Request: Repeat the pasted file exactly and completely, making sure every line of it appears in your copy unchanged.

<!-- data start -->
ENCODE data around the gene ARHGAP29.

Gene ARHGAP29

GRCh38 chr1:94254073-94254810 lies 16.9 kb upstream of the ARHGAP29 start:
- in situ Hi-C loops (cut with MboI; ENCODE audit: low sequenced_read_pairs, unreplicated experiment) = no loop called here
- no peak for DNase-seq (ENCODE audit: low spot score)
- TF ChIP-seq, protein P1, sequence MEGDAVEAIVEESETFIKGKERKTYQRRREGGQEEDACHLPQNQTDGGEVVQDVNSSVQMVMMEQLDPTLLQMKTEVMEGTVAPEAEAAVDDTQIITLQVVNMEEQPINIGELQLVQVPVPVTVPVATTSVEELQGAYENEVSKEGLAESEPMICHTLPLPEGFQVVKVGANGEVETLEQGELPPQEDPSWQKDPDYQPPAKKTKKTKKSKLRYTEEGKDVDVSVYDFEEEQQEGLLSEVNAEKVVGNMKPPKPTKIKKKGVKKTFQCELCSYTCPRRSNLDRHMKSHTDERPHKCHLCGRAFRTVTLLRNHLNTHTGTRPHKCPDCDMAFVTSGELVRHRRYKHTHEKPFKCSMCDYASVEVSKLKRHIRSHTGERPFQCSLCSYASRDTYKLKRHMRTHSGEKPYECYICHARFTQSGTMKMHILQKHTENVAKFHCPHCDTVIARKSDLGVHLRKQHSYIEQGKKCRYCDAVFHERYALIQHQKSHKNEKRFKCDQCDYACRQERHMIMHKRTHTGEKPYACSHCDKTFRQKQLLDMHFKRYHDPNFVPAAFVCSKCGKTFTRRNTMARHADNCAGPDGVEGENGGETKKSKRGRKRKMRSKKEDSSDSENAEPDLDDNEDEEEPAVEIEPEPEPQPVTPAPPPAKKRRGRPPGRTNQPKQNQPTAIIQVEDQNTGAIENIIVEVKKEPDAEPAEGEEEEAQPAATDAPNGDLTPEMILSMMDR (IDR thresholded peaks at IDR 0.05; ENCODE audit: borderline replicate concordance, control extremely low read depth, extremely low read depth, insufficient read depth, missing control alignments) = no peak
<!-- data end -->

ENCODE data around the gene ARHGAP29.

Gene ARHGAP29

GRCh38 chr1:94254073-94254810 lies 16.9 kb upstream of the ARHGAP29 start:
- in situ Hi-C loops (cut with MboI; ENCODE audit: low sequenced_read_pairs, unreplicated experiment) = no loop called here
- no peak for DNase-seq (ENCODE audit: low spot score)
- TF ChIP-seq, protein P1, sequence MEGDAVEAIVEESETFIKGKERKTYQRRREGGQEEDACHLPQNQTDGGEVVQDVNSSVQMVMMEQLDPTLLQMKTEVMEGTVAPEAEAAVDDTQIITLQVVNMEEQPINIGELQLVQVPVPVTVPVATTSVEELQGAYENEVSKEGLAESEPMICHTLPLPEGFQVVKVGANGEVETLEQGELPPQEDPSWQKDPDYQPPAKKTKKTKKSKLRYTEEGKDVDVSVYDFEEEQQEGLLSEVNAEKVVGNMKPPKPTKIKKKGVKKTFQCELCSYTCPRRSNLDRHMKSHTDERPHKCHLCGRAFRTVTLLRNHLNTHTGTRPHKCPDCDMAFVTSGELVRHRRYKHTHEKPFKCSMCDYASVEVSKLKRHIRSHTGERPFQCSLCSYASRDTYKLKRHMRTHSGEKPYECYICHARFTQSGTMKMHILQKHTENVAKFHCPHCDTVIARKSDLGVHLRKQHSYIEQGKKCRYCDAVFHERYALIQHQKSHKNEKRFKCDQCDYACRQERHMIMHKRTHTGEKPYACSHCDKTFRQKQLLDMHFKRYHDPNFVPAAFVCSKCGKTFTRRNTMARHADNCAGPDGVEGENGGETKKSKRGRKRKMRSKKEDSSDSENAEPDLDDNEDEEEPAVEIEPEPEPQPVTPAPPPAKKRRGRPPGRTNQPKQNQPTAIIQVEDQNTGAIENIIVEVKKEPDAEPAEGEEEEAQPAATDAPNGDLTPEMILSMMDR (IDR thresholded peaks at IDR 0.05; ENCODE audit: borderline replicate concordance, control extremely low read depth, extremely low read depth, insufficient read depth, missing control alignments) = no peak